The problems with zoos

Last year, people were outraged when they heard about the zoo in Copenhagen that killed a healthy two-year-old giraffe. Marius was shot because his genes weren’t unique in the European giraffe population and he was unsuitable for breeding programs.

giraffe

But Marius’ death wasn’t an anomaly. Of the 340 zoos in the EAZA (European Association of Zoos and Aquaria), approximately 3000-5000 healthy “surplus” animals are killed each year.

In the US it’s no better. Animals are often traded among zoos like playing cards and can end up in circus, private collections, or even in “canned hunting” parks, where people can pay to kill them.

Most zoos have captive breeding programs—and of course cute baby animals are a huge draw—but what happens when there are too many animals in the zoo? Unless a zoo is saving species by breeding them and releasing them into the wild, these breeding programs are pointless.

Being born into captivity is no life for an animal. Even the most enriched captive environments simply cannot compare with an animal’s natural habitat.

Chai in barn c/o FWPZE

Chai at Seattle’s Woodland Park Zoo, before being moved to a zoo in Oklahoma.

And if zoo animals aren’t in a natural environment, they won’t be displaying natural behavior—especially when zoos often don’t treat their animals right. Zoos often point to their facilities as being great educational tools for visitors. However, visitors can’t learn about wild animals by visiting captive ones.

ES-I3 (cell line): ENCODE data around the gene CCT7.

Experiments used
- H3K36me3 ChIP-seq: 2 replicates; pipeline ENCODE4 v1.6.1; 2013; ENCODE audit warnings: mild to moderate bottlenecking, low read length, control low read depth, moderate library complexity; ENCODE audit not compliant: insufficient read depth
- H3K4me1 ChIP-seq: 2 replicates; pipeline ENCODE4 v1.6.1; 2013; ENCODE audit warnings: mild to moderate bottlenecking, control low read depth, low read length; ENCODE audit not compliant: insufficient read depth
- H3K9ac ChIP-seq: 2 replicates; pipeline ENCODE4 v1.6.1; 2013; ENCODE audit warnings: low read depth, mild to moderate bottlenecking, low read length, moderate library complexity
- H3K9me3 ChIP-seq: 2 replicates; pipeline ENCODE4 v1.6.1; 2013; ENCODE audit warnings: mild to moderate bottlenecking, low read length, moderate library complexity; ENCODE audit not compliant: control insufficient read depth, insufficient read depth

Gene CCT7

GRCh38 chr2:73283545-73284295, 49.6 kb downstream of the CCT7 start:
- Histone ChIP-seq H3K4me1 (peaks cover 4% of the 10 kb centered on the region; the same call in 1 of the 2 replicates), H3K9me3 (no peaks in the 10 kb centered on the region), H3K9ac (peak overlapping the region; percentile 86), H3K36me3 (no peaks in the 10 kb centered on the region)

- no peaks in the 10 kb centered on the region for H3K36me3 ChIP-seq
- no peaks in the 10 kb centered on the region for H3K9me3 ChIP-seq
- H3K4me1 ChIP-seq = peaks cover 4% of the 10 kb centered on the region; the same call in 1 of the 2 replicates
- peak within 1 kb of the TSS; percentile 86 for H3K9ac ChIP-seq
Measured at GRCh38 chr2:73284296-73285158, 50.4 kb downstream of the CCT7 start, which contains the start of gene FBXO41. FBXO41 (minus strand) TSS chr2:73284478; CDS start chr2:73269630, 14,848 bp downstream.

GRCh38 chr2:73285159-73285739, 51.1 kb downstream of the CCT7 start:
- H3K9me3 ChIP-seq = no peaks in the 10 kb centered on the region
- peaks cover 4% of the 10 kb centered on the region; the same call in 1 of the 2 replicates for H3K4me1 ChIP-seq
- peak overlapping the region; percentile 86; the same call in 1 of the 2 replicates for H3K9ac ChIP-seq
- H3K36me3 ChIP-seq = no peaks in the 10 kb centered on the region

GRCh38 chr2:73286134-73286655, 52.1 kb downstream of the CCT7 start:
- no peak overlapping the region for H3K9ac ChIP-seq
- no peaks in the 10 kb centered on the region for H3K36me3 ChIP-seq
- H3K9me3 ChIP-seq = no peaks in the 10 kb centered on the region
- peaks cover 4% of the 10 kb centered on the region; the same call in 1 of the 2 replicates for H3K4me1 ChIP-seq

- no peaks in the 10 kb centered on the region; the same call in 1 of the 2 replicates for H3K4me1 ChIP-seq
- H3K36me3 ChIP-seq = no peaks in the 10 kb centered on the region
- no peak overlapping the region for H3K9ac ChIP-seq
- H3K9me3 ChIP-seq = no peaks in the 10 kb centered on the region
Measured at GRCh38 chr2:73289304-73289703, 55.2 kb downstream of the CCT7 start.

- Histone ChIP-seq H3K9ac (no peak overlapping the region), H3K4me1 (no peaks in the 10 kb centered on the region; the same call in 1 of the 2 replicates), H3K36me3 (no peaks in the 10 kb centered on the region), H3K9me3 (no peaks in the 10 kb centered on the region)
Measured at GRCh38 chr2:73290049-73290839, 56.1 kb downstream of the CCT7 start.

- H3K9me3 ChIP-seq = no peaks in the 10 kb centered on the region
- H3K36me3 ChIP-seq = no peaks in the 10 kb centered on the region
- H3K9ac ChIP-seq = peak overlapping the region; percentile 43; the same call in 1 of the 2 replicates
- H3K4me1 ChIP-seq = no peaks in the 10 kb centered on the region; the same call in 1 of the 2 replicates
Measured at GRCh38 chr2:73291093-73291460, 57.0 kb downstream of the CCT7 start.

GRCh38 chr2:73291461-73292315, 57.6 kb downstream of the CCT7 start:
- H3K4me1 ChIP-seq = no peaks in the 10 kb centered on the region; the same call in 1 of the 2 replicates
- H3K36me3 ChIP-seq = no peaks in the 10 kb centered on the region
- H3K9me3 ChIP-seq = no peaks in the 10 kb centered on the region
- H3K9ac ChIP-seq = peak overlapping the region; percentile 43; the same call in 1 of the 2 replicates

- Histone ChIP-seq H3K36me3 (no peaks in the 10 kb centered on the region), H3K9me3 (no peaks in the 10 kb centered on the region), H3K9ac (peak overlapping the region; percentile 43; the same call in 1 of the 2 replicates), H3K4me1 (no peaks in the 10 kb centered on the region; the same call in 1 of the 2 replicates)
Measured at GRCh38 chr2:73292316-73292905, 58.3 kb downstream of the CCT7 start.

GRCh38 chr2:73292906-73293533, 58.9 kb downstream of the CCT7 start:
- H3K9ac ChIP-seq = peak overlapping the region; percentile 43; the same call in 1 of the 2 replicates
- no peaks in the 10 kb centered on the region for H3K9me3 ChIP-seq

It’s better to learn about animals through educational nature shows (ones that film animals from a distance and don’t harass them). PAWS has a great program underway where people can watch their rescued animals on webcams.

I’ve often thought seeing animatronic animals would be better. Realistic-looking robotic animals could be programmed to behave like real, wild animals. People could learn about what animals sound like, look like, and how they act—all without involving real animals. I hope the zoo of the future is a beautiful park with fake animals. (It would cost less to run as well.)

Further reading:

Zoos are fit for neither child nor beast

Surplus Animals: The Cycle of Hell

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Help protect chimpanzees

Good news on the horizon: The US Fish and Wildlife Service is proposing that chimpanzees in the US be added to the federal endangered species list.